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Data Storage Upgrades News

Blu-ray Capacity Increase Via Firmware 232

Posted by timothy
from the best-stuff-happens-in-software dept.
LordofEntropy writes "Blu-ray.com reports that Sony and Panasonic have announced a new optical disc evaluation technology that increases capacity from 25GB to 33.4GB. The tech uses existing Blu-ray diodes and is accomplished via firmware upgrade. The article says it is not known if and when the upgrade will be adopted into the Blu-ray spec. However, given that Sony and Panasonic are behind it, 'it will likely happen later this year.'"
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Blu-ray Capacity Increase Via Firmware

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  • There's a little more than just a firmware upgrade involved here. This is a computationally-intensive process, which means the PS3 might be able to handle this, but the $100 player you got at Wal-Mart most certainly won't. Moore's Law means that this will become practical in the future, but this tech is definitely ahead of it's time.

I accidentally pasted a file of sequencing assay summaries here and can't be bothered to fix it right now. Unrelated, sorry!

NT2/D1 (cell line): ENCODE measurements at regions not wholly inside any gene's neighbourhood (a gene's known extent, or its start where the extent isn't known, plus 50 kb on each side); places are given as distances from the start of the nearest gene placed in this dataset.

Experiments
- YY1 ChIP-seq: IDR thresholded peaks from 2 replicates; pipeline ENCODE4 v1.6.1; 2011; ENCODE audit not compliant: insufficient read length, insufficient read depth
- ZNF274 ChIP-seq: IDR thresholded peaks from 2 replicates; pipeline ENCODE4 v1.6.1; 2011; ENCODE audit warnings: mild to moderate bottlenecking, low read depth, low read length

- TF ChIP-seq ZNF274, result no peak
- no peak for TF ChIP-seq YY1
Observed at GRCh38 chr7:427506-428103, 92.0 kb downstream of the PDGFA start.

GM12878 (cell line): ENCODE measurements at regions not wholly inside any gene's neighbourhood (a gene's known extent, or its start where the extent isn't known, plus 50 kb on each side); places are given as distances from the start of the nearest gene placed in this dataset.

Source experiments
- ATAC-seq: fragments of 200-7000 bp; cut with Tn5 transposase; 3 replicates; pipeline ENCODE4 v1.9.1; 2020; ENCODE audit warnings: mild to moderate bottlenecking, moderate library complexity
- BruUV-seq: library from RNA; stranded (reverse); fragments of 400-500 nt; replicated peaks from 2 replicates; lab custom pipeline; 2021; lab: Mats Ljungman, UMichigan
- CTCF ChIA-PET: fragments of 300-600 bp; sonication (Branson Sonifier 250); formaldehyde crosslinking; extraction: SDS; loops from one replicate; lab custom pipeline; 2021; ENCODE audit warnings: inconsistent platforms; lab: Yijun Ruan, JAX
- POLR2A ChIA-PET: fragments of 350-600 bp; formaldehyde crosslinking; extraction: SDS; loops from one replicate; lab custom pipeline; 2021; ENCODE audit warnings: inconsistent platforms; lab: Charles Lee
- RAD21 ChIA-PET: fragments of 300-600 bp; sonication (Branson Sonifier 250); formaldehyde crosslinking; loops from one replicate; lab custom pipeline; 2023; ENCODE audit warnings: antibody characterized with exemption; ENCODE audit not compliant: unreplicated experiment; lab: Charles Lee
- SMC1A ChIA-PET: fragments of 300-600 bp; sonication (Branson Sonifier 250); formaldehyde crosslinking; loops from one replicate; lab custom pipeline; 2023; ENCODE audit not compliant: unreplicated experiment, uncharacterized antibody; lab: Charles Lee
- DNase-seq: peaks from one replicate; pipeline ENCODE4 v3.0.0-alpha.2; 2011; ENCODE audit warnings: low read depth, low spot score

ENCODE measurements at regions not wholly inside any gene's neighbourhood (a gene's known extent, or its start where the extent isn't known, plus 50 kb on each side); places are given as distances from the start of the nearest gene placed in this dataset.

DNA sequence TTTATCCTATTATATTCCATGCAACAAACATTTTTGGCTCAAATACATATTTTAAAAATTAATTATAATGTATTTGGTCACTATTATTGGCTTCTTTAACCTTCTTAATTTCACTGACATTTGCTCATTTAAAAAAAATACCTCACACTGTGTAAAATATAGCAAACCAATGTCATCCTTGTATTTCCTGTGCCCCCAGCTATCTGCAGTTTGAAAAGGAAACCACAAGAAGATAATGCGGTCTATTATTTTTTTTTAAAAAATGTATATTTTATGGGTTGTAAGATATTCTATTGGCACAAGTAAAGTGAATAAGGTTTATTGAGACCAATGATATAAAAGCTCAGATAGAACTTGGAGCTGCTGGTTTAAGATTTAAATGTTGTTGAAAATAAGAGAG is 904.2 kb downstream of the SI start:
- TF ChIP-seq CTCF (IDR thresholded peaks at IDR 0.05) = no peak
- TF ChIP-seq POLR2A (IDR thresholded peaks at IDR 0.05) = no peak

Maybe even the PS3 can't handle it. After all, most of heavy work in decoding the data is not done on the PS3's copious CPU, but on the drive's dinky little processor.

    Now, most drives have updatable firmware, so maybe that processor is powerful enough. The next issue becomes who's going to want to support the old obsolete products? That $99 Wal-mart player has maybe a year of firmware updates before it's obsolete and no updates will be released for it ever, even bug fixes.